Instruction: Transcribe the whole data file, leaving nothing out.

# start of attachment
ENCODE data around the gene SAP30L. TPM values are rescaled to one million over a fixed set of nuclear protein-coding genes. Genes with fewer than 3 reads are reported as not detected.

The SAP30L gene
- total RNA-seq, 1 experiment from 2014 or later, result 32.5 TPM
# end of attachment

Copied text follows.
ENCODE data around the gene SAP30L. TPM values are rescaled to one million over a fixed set of nuclear protein-coding genes. Genes with fewer than 3 reads are reported as not detected.

The SAP30L gene
- total RNA-seq, 1 experiment from 2014 or later, result 32.5 TPM